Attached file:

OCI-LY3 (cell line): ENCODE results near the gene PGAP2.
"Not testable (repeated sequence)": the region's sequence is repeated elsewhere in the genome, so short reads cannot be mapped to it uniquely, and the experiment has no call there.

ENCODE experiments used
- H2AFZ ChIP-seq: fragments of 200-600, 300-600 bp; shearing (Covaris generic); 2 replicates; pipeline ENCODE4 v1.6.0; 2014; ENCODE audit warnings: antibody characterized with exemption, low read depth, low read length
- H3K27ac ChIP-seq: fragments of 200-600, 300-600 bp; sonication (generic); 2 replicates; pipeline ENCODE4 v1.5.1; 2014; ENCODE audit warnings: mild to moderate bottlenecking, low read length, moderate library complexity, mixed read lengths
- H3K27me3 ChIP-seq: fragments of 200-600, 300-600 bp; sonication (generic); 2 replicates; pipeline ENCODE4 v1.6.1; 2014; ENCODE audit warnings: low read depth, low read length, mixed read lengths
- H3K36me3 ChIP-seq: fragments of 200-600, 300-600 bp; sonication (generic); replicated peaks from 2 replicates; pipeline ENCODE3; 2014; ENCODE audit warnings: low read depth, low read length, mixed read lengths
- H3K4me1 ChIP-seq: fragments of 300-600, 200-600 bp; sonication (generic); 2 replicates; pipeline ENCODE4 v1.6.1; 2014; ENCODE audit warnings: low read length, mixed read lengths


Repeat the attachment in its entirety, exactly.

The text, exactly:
OCI-LY3 (cell line): ENCODE results near the gene PGAP2.
"Not testable (repeated sequence)": the region's sequence is repeated elsewhere in the genome, so short reads cannot be mapped to it uniquely, and the experiment has no call there.

ENCODE experiments used
- H2AFZ ChIP-seq: fragments of 200-600, 300-600 bp; shearing (Covaris generic); 2 replicates; pipeline ENCODE4 v1.6.0; 2014; ENCODE audit warnings: antibody characterized with exemption, low read depth, low read length
- H3K27ac ChIP-seq: fragments of 200-600, 300-600 bp; sonication (generic); 2 replicates; pipeline ENCODE4 v1.5.1; 2014; ENCODE audit warnings: mild to moderate bottlenecking, low read length, moderate library complexity, mixed read lengths
- H3K27me3 ChIP-seq: fragments of 200-600, 300-600 bp; sonication (generic); 2 replicates; pipeline ENCODE4 v1.6.1; 2014; ENCODE audit warnings: low read depth, low read length, mixed read lengths
- H3K36me3 ChIP-seq: fragments of 200-600, 300-600 bp; sonication (generic); replicated peaks from 2 replicates; pipeline ENCODE3; 2014; ENCODE audit warnings: low read depth, low read length, mixed read lengths
- H3K4me1 ChIP-seq: fragments of 300-600, 200-600 bp; sonication (generic); 2 replicates; pipeline ENCODE4 v1.6.1; 2014; ENCODE audit warnings: low read length, mixed read lengths